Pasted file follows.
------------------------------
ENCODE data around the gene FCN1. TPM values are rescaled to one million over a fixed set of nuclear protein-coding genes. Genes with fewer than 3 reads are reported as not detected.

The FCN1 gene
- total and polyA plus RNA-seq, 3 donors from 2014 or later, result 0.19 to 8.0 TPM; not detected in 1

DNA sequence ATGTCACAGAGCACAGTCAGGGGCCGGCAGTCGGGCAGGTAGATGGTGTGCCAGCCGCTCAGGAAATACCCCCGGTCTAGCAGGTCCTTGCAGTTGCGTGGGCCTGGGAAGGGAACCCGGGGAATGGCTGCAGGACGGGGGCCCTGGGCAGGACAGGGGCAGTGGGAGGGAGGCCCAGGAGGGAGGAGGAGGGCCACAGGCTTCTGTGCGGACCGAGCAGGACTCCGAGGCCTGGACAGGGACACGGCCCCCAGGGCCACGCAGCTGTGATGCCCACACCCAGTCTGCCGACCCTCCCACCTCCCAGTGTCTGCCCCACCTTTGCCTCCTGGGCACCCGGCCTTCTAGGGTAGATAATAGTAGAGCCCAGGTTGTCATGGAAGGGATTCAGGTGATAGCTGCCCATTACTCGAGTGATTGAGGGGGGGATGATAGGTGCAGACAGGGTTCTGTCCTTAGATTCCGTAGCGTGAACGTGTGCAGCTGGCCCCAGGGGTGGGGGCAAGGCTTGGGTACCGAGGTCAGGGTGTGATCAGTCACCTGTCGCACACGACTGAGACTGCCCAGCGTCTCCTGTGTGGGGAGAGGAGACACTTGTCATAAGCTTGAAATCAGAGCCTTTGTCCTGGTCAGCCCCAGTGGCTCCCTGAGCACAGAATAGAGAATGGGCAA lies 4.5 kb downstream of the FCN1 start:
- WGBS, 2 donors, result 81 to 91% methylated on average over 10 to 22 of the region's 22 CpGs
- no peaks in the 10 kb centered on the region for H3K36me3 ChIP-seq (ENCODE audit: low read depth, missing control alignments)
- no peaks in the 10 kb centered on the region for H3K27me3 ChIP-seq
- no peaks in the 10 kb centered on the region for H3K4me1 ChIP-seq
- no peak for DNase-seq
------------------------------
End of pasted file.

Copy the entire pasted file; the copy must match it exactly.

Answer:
ENCODE data around the gene FCN1. TPM values are rescaled to one million over a fixed set of nuclear protein-coding genes. Genes with fewer than 3 reads are reported as not detected.

The FCN1 gene
- total and polyA plus RNA-seq, 3 donors from 2014 or later, result 0.19 to 8.0 TPM; not detected in 1

DNA sequence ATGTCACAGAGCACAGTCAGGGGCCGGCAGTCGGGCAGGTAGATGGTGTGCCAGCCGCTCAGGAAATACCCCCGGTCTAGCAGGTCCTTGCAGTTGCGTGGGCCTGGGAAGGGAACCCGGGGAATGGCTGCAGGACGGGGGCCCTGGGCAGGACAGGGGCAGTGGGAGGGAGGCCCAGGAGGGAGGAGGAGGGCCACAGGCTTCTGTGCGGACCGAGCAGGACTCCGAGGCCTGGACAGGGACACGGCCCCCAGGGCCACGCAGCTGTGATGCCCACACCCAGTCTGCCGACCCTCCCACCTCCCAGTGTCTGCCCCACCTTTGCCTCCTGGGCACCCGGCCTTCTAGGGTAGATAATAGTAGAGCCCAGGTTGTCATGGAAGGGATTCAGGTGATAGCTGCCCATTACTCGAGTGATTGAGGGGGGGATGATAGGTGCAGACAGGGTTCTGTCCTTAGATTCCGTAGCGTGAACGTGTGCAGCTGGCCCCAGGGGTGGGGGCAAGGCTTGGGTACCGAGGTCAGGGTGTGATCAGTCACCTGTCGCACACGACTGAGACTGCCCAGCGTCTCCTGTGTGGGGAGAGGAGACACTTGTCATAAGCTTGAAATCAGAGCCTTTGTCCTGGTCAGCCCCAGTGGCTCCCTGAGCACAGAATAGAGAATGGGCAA lies 4.5 kb downstream of the FCN1 start:
- WGBS, 2 donors, result 81 to 91% methylated on average over 10 to 22 of the region's 22 CpGs
- no peaks in the 10 kb centered on the region for H3K36me3 ChIP-seq (ENCODE audit: low read depth, missing control alignments)
- no peaks in the 10 kb centered on the region for H3K27me3 ChIP-seq
- no peaks in the 10 kb centered on the region for H3K4me1 ChIP-seq
- no peak for DNase-seq